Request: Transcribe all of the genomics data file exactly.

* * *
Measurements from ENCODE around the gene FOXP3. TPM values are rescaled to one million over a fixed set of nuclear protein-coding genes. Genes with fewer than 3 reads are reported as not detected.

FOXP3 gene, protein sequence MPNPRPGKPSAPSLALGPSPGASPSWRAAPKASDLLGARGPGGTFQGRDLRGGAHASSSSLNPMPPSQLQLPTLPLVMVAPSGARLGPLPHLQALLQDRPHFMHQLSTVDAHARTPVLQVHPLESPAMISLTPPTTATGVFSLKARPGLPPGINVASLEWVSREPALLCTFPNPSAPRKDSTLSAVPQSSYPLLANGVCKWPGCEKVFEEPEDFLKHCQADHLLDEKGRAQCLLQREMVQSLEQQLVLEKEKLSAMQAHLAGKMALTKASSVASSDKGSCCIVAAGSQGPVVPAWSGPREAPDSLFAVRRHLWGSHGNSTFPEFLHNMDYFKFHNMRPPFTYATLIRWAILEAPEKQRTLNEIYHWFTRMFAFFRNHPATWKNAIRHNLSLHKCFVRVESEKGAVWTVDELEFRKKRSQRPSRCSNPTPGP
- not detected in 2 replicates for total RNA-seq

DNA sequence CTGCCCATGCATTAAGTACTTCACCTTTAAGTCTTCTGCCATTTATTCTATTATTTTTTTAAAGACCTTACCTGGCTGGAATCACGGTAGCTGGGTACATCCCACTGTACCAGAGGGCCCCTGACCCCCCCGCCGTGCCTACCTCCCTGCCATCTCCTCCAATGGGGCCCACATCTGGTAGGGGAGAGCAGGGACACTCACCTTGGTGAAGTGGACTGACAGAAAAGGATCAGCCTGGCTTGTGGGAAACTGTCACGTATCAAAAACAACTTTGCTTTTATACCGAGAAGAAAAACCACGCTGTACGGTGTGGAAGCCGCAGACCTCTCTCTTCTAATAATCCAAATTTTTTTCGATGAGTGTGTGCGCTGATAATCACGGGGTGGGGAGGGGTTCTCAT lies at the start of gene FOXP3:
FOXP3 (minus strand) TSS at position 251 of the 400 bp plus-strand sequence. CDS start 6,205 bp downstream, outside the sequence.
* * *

Measurements from ENCODE around the gene FOXP3. TPM values are rescaled to one million over a fixed set of nuclear protein-coding genes. Genes with fewer than 3 reads are reported as not detected.

FOXP3 gene, protein sequence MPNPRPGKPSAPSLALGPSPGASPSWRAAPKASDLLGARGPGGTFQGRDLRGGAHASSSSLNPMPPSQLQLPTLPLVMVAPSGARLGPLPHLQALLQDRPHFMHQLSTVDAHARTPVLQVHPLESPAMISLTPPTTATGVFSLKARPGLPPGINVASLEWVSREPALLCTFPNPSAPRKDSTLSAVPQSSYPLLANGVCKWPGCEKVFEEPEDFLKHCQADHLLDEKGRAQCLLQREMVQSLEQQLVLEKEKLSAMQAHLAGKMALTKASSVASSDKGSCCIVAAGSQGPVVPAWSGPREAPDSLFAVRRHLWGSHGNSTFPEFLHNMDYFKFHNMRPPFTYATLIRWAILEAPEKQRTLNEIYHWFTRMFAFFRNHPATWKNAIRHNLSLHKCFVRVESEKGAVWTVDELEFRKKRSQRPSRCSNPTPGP
- not detected in 2 replicates for total RNA-seq

DNA sequence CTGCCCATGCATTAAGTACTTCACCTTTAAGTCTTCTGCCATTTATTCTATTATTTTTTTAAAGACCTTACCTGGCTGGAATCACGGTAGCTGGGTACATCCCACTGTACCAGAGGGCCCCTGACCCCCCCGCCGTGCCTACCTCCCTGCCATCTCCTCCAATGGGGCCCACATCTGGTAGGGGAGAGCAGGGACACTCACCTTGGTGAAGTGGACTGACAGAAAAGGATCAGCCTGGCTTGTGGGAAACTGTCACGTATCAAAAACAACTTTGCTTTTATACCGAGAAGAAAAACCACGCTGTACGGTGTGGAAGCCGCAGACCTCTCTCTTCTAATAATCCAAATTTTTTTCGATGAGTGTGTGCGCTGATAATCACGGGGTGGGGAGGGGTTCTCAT lies at the start of gene FOXP3:
FOXP3 (minus strand) TSS at position 251 of the 400 bp plus-strand sequence. CDS start 6,205 bp downstream, outside the sequence.